“Your wedding is SO you.“
“…the wedding of your dreams.”
“Your special day.”
There’s a lot of pressure in wedding planning to create an event that magically embodies my taste and personality in a way that not only provides every attendant with a seamless, joyous experience but also surpasses every other day of my own as the “best day of my life.”
I’ve had the good fortune to be surrounded by parents and a community whose examples have taught me that “successful” marriage is about commitment over time, actions not always feelings and continuously breaking your own selfishness to better love the other person. But while everyone seems to be down with this whole “marriage is not for you” thing, weddings are a whole different story.
I’m also fast learning that there are far more concerns to take into account than traditional wedding talk lets on…feelings, family, finances, and oh yeah, the fiance himself. Which means this whole “my wedding,” “your special day” stuff from wedding magazines, vendors and pretty much everyone else isn’t exactly true. It’s all enough to make a girl feel frustrated and frankly, a little lied to. In Wedding Planning Conversation #1 alone, it was all I could do to keep from pathetically (and now hilariously) wailing, “But it’s myyyyy wedding!”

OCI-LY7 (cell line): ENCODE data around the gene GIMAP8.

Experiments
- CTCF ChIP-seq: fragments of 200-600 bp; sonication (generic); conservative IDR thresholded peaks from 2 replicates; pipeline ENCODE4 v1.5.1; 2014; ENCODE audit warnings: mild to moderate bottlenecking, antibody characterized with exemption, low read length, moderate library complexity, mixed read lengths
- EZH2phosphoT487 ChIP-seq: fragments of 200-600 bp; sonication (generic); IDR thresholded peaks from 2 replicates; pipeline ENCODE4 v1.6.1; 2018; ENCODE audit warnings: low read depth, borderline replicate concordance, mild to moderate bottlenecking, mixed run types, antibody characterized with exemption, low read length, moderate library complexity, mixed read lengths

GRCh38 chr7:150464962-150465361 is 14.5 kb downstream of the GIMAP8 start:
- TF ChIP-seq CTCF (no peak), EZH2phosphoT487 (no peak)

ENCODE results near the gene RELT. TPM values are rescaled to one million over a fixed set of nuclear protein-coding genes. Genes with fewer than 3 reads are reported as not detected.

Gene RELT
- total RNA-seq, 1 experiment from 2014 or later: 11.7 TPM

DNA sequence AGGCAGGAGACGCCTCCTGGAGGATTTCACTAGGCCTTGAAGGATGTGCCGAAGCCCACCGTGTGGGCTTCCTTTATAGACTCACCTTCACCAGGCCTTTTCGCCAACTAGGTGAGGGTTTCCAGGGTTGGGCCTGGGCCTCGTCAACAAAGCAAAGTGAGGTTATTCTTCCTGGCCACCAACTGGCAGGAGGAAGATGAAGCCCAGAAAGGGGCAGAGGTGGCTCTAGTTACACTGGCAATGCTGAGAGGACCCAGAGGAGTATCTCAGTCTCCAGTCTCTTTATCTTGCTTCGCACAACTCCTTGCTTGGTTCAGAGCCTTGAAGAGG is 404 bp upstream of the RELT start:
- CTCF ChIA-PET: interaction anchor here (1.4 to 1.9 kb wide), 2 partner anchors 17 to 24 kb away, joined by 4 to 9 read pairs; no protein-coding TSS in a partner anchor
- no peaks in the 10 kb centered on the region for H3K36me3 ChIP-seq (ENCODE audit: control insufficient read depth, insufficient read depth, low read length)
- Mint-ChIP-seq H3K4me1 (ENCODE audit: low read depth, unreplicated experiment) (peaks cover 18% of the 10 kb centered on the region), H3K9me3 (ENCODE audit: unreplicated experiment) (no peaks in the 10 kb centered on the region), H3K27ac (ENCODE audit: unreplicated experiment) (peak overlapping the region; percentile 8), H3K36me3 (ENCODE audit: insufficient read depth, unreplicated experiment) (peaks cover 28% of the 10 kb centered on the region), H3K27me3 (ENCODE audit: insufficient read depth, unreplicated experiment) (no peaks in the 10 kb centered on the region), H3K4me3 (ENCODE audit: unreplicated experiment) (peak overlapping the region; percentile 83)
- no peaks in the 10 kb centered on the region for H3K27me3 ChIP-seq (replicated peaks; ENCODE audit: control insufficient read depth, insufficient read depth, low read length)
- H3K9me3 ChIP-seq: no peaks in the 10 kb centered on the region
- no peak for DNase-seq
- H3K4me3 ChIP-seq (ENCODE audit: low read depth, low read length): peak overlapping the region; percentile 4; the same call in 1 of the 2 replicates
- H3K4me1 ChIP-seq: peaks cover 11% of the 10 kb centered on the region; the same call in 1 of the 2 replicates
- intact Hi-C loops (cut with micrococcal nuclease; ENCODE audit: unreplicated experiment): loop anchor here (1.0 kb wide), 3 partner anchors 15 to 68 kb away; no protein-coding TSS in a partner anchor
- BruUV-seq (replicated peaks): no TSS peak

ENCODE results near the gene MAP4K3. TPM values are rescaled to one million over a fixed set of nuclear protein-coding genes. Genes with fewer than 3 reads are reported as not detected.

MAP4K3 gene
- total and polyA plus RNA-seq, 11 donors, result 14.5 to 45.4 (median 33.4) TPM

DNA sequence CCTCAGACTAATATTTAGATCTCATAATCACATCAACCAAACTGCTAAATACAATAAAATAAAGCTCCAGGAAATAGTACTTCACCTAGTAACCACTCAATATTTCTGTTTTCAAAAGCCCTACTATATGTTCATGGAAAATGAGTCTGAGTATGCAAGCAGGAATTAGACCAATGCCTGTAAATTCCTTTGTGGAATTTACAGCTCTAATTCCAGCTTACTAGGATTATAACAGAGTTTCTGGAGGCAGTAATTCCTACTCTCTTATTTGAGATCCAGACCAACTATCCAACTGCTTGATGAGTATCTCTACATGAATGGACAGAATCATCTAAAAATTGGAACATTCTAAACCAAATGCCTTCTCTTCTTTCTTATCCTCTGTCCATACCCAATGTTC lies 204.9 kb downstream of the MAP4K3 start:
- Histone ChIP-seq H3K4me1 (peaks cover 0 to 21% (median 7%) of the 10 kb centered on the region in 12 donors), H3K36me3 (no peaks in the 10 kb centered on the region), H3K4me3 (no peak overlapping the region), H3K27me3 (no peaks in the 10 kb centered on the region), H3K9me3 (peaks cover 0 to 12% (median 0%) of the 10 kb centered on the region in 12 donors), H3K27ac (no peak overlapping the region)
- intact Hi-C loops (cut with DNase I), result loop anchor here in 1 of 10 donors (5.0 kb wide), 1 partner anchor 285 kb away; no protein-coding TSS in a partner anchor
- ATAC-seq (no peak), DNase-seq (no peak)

When I shared my conflicted emotions with a married friend, she just smiled knowingly and listened patiently. She then told me she ended up happy with her wedding not despite but because there were things included she hadn’t originally pictured or gone 100% as planned. When she looked around she saw bits of her and her husband in the compromises.
Despite my surprisingly strong
need desire to have a make-your-own-cupcake takeaway table, I think this is true. Because how does it make any sense that a commitment to care for someone else starts with a day all about only me?